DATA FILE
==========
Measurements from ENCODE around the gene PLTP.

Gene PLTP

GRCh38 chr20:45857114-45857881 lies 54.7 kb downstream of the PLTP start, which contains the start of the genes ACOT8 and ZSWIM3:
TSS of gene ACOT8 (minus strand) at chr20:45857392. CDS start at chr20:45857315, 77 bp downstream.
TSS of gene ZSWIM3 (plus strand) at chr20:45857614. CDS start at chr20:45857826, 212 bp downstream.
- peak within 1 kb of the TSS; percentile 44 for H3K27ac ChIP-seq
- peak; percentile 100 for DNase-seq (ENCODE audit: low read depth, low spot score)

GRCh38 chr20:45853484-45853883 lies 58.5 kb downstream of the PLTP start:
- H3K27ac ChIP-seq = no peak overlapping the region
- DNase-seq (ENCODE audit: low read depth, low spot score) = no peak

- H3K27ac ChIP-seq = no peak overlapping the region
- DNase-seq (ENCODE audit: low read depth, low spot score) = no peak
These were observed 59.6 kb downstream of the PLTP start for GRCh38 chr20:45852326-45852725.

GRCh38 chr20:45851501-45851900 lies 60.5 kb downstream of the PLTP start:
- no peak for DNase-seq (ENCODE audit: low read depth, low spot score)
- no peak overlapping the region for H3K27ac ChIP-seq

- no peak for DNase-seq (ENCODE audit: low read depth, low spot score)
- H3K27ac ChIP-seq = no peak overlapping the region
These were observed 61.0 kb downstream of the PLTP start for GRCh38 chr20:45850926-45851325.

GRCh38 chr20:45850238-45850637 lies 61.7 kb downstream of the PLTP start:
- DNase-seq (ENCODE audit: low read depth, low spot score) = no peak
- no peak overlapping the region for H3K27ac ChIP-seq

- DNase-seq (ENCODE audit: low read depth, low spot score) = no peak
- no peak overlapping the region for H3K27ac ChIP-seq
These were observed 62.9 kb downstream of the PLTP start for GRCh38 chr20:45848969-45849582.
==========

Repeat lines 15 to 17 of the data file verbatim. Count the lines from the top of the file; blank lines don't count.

- no peak for DNase-seq (ENCODE audit: low read depth, low spot score)
- no peak overlapping the region for H3K27ac ChIP-seq

- no peak for DNase-seq (ENCODE audit: low read depth, low spot score)